Some of the most remote areas in the United States were also some of the last places to get access to electricity, with as many as nine out of ten rural homes without electricity in the mid-1930s. After President Roosevelt created the Rural Electrification Administration, things began to change. Roosevelt’s New Deal era sparked the creation of today’s 900 electric cooperatives (co-ops) that power the homes of more than 42 million Americans across 47 states.
Oak Ridge National Laboratory published an article in Scientific Reports on its new method to directly convert biomass-derived ethanol to a hydrocarbon blendstock and is continuing work with Vertimass, LLC. to commercialize it.
The SunShot Initiative works with utilities to help generate, integrate, and distribute solar energy. EERE recently announced $18 million in funding for projects with utilities, potentially allowing hundreds of gigawatts of solar energy to be added to the grid.
As EERE hits the ground running in 2016, let’s take a minute to celebrate our hard work in 2015 that advanced hydrogen and fuel cells to where they are today. From research and development, to real-world deployment, 2015 was a landmark year for the hydrogen and fuel cell industry.
ICM Inc. announced successful completion of two 1,000-hour performance runs of its patent-pending Generation 2.0 Co-Located Cellulosic Ethanol process at its cellulosic ethanol pilot plant in St. Joseph, Missouri. This is an important step toward the commercialization of cellulosic ethanol from switchgrass and energy sorghum.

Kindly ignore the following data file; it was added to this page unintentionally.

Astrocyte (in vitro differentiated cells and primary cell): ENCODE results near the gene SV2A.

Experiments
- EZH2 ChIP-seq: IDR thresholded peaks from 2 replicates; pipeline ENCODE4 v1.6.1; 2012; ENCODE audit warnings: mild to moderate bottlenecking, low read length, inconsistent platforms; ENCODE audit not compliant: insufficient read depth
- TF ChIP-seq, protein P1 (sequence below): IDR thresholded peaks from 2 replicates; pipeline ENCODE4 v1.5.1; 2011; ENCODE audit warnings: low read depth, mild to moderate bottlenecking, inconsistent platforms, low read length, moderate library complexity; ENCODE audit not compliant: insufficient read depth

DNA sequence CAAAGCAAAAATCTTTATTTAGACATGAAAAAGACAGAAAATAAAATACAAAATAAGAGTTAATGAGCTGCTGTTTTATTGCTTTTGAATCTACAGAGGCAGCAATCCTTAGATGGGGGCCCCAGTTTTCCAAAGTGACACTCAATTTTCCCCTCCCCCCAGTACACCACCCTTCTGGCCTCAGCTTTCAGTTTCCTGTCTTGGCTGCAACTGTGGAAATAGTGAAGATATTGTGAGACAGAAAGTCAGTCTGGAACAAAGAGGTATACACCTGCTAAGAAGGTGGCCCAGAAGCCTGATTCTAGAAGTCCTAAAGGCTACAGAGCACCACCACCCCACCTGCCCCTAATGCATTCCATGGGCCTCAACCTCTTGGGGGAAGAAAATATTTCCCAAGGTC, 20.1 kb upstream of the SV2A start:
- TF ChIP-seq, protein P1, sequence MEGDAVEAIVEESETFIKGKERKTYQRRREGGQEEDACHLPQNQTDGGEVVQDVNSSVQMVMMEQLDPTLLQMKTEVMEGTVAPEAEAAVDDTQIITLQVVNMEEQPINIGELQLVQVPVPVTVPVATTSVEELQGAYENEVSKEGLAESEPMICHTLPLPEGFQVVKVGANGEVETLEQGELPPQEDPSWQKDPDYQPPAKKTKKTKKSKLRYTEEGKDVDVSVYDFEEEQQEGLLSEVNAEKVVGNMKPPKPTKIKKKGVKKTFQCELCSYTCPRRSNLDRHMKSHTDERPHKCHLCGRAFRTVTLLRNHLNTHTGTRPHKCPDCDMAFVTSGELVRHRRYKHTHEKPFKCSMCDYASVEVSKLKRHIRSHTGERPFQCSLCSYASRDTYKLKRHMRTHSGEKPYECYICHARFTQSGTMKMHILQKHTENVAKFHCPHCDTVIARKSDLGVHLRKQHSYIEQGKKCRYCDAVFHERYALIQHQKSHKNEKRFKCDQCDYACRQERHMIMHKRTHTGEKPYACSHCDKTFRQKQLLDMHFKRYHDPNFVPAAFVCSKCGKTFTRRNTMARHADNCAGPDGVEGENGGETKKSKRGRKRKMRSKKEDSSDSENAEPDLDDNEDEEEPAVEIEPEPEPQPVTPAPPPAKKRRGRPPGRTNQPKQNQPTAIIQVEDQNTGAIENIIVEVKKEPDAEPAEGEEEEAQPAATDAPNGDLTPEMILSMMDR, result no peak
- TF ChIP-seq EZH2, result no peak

America’s power grid – while reliable today – needs a 21st century facelift, not only to accommodate the nation’s unfolding economic and security needs, but to achieve U.S. clean energy goals for a safe, affordable, domestic supply of electricity.
The Department of Energy has recently created the Grid Modernization Initiative (GMI), an ongoing effort that reflects the Obama Administration’s commitment to improve the resiliency, reliability, and security of the nation’s grid, while adding growing amounts of renewable energy.
Cooper Tire recently developed concept tires that can improve fuel efficiency by 5.5%, supported by a project from the EERE Vehicle Technologies Office (VTO). In addition to exceeding VTO’s goal of improving fuel efficiency by 3%, the new tires are more than 23% (5 to 6 pounds) lighter than current tires. They also reduce rolling resistance by more than 30% while still meeting performance and durability goals.